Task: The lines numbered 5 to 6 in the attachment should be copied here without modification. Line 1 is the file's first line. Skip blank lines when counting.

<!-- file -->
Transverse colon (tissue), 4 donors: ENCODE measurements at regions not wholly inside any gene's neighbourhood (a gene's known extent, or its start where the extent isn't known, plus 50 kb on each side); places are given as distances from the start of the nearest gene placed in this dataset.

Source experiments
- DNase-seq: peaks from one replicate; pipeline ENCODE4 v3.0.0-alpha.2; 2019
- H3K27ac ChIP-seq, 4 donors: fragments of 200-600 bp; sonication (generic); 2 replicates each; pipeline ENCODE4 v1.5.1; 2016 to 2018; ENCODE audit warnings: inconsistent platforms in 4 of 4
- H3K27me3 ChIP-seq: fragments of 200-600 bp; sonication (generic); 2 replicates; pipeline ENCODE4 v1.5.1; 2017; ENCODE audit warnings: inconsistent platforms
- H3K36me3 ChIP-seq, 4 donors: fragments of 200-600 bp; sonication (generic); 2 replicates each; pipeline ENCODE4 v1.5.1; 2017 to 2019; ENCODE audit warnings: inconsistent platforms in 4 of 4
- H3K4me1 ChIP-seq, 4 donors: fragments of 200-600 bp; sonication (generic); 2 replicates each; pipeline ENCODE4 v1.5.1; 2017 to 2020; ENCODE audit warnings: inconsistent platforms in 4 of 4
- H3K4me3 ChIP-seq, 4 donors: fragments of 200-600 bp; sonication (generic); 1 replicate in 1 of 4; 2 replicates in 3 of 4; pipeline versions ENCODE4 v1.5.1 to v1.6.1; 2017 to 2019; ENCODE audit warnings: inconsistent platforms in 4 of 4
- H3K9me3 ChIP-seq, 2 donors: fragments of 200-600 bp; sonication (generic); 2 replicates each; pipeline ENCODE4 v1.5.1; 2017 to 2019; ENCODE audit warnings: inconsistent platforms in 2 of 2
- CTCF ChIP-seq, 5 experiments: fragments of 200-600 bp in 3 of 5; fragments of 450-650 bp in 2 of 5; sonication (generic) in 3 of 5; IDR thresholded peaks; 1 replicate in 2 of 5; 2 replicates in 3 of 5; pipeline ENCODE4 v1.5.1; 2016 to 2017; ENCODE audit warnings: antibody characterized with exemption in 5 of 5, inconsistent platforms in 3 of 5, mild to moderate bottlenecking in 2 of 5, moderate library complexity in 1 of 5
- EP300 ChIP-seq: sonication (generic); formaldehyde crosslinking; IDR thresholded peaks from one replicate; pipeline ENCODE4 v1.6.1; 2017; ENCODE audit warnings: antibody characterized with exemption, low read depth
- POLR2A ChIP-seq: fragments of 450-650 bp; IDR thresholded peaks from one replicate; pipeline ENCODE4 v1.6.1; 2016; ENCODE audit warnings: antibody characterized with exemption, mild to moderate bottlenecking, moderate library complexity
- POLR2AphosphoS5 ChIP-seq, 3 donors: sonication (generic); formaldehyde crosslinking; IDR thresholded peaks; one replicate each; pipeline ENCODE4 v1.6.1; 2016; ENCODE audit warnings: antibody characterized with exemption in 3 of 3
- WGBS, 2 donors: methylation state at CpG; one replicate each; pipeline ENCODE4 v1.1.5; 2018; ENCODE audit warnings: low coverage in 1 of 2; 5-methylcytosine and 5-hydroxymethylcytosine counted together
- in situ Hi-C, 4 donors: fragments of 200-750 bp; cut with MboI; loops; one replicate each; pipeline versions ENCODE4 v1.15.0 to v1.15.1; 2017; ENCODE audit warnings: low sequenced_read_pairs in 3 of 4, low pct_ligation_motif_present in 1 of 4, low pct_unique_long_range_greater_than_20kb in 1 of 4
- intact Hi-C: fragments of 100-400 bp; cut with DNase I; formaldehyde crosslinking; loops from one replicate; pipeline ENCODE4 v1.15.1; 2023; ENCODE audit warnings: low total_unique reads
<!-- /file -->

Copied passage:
- H3K27me3 ChIP-seq: fragments of 200-600 bp; sonication (generic); 2 replicates; pipeline ENCODE4 v1.5.1; 2017; ENCODE audit warnings: inconsistent platforms
- H3K36me3 ChIP-seq, 4 donors: fragments of 200-600 bp; sonication (generic); 2 replicates each; pipeline ENCODE4 v1.5.1; 2017 to 2019; ENCODE audit warnings: inconsistent platforms in 4 of 4